"It has come to my attention that a letter has been sent to you by Mr. Fernand Gibbs, Secretary of the riding association of Miramichi Bay du Vin. That letter was inappropriate and was not approved by the Progressive Conservative Party of New Brunswick. Please disregard that letter completely.

Any contracts with, or other benefits from the provincial government are in no way conditional upon or given as rewards for, political contributions. Any suggestions otherwise, are untrue, and contrary to the fundraising policies of the Progressive Conservative Party of New Brunswick. As a party, we abide by the Political Process Financing Act of New Brunswick.

Any contributions that may have resulted from this letter will be returned immediately."
A copy of Ms. Keenan's letter quoted above is attached to this report as Schedule "B".

It is Mr. Richard's contention in his letter requesting an investigation that the solicitation letter signed by Mr. Gibbs and quoted above implies that the receipt of donations will result in influence being used to favorably further such donors' private interests. In this respect, sections 4 and 6 of the Act may be in issue. These sections provide:
4 A member shall not make a decision or participate in making a decision in the execution of his or her office if the member knows or reasonably should know that in the making of the decision there is the opportunity to further the member's private interest or to further another person's private interest.

6 A member shall not use his or her office to seek to influence a decision made by another person so as to further the member's private interest or to further another person's private interest.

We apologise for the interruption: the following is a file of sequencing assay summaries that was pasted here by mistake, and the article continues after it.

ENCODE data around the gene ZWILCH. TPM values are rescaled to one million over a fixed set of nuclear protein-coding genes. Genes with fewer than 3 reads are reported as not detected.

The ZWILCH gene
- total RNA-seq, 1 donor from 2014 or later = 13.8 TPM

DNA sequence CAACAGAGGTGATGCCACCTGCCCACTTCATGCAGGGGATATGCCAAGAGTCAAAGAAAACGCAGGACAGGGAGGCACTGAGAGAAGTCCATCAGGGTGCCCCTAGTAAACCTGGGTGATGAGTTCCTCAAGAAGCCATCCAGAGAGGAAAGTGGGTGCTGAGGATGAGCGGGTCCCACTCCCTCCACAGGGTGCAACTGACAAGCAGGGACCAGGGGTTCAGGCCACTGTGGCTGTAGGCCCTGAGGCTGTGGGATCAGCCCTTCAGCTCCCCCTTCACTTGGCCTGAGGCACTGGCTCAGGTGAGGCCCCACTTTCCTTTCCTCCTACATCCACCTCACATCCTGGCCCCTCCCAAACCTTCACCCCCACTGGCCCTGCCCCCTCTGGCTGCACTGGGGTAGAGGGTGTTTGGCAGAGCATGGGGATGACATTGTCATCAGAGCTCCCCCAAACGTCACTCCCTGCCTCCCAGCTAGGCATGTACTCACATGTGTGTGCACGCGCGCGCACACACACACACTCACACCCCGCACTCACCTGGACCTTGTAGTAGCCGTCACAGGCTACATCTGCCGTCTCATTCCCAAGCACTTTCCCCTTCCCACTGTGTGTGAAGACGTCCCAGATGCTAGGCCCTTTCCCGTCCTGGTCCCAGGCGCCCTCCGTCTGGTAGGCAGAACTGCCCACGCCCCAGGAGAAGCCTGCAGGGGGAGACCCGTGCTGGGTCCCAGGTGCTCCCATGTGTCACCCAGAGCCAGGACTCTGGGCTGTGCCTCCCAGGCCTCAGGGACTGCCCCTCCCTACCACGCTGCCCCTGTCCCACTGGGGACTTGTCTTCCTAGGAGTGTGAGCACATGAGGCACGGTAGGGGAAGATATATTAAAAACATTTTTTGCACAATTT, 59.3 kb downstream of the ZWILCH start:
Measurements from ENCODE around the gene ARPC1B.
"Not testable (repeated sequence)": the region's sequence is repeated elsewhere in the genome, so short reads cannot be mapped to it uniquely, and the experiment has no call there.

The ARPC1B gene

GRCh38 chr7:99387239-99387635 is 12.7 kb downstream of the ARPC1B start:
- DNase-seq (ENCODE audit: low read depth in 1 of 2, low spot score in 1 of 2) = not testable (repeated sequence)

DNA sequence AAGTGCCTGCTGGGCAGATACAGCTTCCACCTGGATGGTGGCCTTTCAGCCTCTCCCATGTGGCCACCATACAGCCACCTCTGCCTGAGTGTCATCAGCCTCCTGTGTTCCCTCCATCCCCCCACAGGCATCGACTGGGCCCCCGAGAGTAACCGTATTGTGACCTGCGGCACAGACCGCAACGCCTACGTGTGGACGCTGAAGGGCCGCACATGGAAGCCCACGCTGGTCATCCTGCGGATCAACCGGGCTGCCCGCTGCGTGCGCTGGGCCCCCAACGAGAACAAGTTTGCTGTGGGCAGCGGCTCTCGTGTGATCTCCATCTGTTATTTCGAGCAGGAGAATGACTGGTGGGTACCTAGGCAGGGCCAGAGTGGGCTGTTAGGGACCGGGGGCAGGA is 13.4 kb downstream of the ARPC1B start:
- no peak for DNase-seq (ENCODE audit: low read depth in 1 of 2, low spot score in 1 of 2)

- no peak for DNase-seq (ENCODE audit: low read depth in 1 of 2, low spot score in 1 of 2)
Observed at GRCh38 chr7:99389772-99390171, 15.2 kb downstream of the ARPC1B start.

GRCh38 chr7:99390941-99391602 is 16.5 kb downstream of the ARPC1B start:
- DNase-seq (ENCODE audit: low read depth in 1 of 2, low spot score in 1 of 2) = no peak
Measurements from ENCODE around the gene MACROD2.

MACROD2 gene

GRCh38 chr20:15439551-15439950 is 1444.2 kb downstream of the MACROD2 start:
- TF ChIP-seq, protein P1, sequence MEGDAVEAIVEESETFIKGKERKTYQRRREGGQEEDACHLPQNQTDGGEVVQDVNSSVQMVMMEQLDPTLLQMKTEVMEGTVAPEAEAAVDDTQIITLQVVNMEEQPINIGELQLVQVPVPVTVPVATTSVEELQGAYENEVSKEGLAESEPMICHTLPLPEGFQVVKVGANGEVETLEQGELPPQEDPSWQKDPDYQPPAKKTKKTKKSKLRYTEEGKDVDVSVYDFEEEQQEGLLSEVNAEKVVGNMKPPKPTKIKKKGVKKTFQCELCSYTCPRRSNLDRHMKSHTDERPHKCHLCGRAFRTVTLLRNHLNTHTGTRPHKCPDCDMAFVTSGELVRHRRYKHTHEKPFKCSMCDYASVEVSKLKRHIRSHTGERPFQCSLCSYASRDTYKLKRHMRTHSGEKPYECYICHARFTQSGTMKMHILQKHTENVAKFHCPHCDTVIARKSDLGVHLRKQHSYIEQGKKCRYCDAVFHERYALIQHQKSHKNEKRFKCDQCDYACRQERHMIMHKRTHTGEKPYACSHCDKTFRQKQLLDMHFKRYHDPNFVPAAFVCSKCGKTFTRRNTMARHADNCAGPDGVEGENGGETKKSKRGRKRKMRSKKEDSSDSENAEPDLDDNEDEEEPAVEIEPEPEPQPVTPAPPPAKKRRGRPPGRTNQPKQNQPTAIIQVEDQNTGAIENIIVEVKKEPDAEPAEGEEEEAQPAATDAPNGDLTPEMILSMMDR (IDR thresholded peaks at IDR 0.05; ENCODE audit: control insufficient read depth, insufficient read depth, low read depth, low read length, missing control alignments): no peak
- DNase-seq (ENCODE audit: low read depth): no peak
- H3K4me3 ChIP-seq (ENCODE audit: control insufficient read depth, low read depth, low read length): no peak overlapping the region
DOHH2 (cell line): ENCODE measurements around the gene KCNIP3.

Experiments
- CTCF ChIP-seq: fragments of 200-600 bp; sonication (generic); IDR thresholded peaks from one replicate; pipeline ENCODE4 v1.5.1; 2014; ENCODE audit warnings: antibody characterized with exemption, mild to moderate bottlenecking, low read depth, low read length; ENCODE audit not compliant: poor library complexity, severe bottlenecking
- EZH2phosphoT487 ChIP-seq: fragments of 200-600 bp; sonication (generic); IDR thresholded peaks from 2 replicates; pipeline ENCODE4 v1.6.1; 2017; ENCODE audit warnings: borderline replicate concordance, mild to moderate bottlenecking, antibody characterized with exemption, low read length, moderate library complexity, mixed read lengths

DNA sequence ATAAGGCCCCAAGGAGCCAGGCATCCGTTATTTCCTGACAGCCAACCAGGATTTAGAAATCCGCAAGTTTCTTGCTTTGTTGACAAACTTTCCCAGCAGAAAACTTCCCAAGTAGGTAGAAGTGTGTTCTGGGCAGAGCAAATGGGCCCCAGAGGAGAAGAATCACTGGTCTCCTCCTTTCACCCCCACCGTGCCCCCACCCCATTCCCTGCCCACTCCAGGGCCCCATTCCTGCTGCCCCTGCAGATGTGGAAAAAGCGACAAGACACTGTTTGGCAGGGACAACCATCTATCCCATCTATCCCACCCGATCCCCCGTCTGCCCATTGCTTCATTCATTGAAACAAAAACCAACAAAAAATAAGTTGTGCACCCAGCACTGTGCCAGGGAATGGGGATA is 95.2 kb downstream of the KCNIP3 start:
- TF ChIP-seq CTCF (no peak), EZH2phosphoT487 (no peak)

In addition to his request for an investigation by this office, Mr. Richard advised me that he had lodged a complaint with the Supervisor of Political Financing alleging a breach of the provisions of the Political Process Financing Act. He further advised me that he had alleged that the solicitation letter constitutes a breach of the Criminal Code and that he had therefore also referred the matter to Chief Superintendent Payne of the RCMP for investigation.

Upon receipt of the latter information, I wrote Mr. Richard pointing out that since the matter referred to the Commission had also been referred to the RCMP for a criminal investigation, section 39 of the Act would have application. That section reads as follows:
39 If the Commissioner, when conducting an investigation, discovers that the subject matter of the investigation is being investigated by police or that a charge has been laid, the Commissioner shall suspend the investigation until the police investigation or charge has been finally disposed of, and shall report the suspension to the Speaker.

Mr. Richard acknowledged and agreed that in the circumstances I was required to suspend any investigation of the matter by this office until such time as the police investigation was finally disposed of. As mandated by the Act, I reported the suspension of our investigation to the Speaker of the Legislative Assembly.

On March 26, 2003, the media reported that the RCMP would not be laying any criminal charges in this matter. By letter dated March 28, 2003, Mr. Richard advised this office that the investigation by the RCMP had been completed and requested me to revive his original request for an investigation. I accordingly commenced a review of the circumstances surrounding the allegations contained in his affidavit.

II. INVESTIGATION
Upon receipt of Mr. Richard's letter of March 28, 2003, I immediately wrote Mr. Malley and sent a copy of my letter to Ms. Gordon. With that letter, dated March 31, 2003, I enclosed a copy of Mr. Richard's letter to me of March 28 together with a copy of Mr. Richard's affidavit originally filed with me in August of 2001, as well as a copy of an abstract of a CBC interview with Mr. Gibbs of March 27, 2003. In that interview Mr. Gibbs is alleged to have said that he was satisfied from talking to the secretary in the Member's constituency office that Mr. Malley was aware that the solicitation letter was written and did not have any objections, but Mr. Gibbs could not say whether Mr. Malley had read the letter himself.